Germany: Spending on migrants in Hamburg to exceed €1 billion this year as costs spiral

Germany. (AP Photo/Michael Probst)
By John Cody
5 Min Read

Germany is spending a fortune every single day to cope with its massive and growing immigrant population, and in individual cities like Hamburg, those costs are becoming unbearable.

The budget committee for the city is now looking to increase its funding for the reception of migrants by €212.8 million, after having already raised it by €118.7 million earlier this year. Now, with the latest increase, the total amount of money for housing and caring for migrants in 2023 will total €1 billion.

This hardly covers all the costs for migrants either, with schooling, daycare centers, and healthcare all not factored into that €1 billion figure. The state alleges that the amount being spent on schooling cannot be calculated either.

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However, last year, Remix News reported specifically on the healthcare costs for migrants in Hamburg, which according to data obtained by the Alternative for Germany (AfD), the city-state had spent half a billion euros on migrant healthcare since 2016. This figure has likely ballooned further in 2023, as Hamburg received another large increase in migrants.

Hamburg politicians are now calling on the pro-migration federal government to send more money. However, the federal bill for housing and caring for migrants is expected to top €36 billion this year, which is putting strains on the federal budget as well.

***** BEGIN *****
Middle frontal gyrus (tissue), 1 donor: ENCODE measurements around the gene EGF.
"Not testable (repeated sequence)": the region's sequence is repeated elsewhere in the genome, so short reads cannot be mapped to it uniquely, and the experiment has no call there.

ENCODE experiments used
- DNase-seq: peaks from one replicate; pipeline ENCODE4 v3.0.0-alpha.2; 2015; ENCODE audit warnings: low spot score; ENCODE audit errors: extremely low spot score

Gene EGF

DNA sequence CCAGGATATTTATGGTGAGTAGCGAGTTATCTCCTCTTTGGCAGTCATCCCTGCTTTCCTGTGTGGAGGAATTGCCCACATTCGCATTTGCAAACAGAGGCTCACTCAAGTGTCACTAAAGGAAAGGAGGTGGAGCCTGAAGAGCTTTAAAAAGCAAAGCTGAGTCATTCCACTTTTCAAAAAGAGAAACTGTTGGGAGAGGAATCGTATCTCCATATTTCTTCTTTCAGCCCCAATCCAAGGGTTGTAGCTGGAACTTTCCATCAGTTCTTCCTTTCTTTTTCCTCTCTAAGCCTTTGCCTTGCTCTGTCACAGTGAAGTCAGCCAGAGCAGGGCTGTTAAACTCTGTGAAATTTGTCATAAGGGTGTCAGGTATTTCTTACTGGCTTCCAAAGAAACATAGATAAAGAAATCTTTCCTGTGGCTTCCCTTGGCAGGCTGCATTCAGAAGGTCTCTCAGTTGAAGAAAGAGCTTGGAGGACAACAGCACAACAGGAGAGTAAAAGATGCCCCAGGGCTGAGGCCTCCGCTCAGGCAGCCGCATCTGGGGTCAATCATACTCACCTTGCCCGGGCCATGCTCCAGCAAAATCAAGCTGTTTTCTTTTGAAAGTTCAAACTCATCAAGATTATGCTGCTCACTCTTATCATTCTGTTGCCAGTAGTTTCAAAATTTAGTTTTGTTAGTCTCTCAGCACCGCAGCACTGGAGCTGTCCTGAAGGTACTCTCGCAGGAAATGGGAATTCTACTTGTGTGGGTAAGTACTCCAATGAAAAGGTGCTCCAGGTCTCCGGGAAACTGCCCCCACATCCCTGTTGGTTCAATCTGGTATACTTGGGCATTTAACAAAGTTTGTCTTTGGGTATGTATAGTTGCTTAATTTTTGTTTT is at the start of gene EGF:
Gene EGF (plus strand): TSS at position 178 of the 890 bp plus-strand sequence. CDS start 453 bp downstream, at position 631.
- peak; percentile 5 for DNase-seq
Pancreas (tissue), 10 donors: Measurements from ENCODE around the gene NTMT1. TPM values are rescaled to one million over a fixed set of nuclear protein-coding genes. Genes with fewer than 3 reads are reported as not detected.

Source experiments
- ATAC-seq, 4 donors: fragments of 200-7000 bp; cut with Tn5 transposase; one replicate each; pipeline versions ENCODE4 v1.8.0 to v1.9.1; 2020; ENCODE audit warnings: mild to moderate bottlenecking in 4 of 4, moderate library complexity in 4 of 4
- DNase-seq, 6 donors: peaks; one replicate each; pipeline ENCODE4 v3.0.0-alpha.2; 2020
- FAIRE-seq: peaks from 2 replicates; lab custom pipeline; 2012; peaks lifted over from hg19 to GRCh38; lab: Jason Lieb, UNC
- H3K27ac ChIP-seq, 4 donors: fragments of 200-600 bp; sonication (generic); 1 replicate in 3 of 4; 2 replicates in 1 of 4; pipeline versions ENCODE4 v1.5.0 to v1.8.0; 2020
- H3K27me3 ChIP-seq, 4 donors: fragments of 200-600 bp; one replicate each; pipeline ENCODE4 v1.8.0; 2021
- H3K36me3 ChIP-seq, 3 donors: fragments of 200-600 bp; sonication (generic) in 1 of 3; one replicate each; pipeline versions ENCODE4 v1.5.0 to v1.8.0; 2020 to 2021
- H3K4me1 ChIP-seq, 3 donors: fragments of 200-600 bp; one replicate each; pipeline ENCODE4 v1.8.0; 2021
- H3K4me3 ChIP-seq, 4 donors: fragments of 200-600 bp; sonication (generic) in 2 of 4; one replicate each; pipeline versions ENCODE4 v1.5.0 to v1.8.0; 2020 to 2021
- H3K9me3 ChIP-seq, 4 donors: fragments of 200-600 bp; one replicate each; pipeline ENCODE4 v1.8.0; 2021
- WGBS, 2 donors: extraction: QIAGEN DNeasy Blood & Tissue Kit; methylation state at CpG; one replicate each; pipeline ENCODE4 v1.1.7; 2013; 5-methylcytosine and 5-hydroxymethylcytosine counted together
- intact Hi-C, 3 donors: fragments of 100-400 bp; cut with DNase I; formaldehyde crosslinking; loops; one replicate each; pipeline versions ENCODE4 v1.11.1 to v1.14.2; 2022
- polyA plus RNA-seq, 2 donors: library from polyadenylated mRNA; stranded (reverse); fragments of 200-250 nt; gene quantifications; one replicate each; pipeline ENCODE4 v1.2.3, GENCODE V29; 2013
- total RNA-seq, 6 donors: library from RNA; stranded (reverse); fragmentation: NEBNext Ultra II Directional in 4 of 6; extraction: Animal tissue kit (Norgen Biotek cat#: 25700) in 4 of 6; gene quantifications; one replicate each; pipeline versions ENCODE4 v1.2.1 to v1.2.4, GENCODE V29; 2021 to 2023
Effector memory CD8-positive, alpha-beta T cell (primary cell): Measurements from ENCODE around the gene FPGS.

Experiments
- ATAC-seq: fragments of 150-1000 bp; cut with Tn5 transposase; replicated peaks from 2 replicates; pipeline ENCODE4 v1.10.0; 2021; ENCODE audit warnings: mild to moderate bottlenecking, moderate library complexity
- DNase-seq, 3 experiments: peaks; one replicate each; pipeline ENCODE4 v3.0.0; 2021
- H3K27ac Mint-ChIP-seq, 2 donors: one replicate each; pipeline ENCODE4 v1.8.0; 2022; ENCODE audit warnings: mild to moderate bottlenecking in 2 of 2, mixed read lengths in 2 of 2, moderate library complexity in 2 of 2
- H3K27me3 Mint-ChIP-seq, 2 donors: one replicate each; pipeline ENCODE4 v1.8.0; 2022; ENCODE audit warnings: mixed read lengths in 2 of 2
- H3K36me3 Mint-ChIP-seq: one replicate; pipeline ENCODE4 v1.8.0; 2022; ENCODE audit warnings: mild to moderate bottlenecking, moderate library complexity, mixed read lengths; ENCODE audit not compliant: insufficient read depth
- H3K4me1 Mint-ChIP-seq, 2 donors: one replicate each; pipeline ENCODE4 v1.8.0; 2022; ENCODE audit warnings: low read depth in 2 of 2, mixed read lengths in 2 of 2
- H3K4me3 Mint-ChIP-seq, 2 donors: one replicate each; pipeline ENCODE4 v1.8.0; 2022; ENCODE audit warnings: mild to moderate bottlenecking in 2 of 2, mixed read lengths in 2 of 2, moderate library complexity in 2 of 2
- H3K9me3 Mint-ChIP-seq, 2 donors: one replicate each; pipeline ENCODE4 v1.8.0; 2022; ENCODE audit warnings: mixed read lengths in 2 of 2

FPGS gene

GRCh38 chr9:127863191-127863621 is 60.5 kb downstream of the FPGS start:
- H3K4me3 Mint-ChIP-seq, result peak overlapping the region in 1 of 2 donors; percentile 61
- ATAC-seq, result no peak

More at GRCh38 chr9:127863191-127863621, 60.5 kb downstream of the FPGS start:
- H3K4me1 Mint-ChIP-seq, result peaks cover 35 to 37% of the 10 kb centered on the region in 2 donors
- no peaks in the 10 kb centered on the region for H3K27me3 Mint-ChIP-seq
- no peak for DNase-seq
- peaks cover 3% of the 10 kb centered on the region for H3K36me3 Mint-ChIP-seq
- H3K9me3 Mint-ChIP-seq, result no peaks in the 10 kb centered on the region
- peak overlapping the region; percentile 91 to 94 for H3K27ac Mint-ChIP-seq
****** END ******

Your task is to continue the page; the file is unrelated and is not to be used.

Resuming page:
Finance Senator Andres Dressel, of the Social Democrats (SPD), stated: “We were only able to provide needed reinforcements again through extreme efforts. We didn’t have to make cuts elsewhere, but were able to secure funding for 2023 with our own and federal funds. For the next few years, it won’t work without additional federal funding. The federal government must provide the states with more money for integration, not less, as planned so far. The traffic light (government) must understand that anything else would be poison for social cohesion. Poorer states and municipalities would have to cut back elsewhere to pay for refugee reception – the federal government can’t want that!”

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It was just last week that Social Affairs Senator Melanie Schlotzhauer, also of the SPD, said: “There is no relief in sight, and our capacities are 97 percent full. We are at the limit of what good integration is possible in Hamburg. The admission numbers are too high, they have to come down.”

Notably, in 2020, Remix News reported that the SPD and other left-wing parties enthusiastically called for more refugees and migrants into Hamburg and other cities under the hashtag #WirHabenPlatz, which translates into “We have space” in English.

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Hamburg, like many German cities and towns, has been forced to open emergency accommodations to deal with the unrelenting stream of newcomers. According to Germany’s Bild newspaper, the city is now using a trade fair hall to house them, which should be open until the end of January. In August, the city took in another 1,400 refugees, and in September, another 1,700.

However, the city will now have to open yet another emergency shelter, although it is unclear where that will be.

The SPD, along with its coalition partners at the federal level, say Germany needs more immigrants. Recent polling shows that support for the ruling government has hit a record low, while the anti-immigrant AfD has soared to a record 23 percent. Germans rate immigration as their number one issue by a large degree, with 44 percent saying it is the most pressing concern. Another poll from this month showed that 64 percent of Germans believe the country should accept fewer migrants and the same number say migrants bring more disadvantages than advantages.

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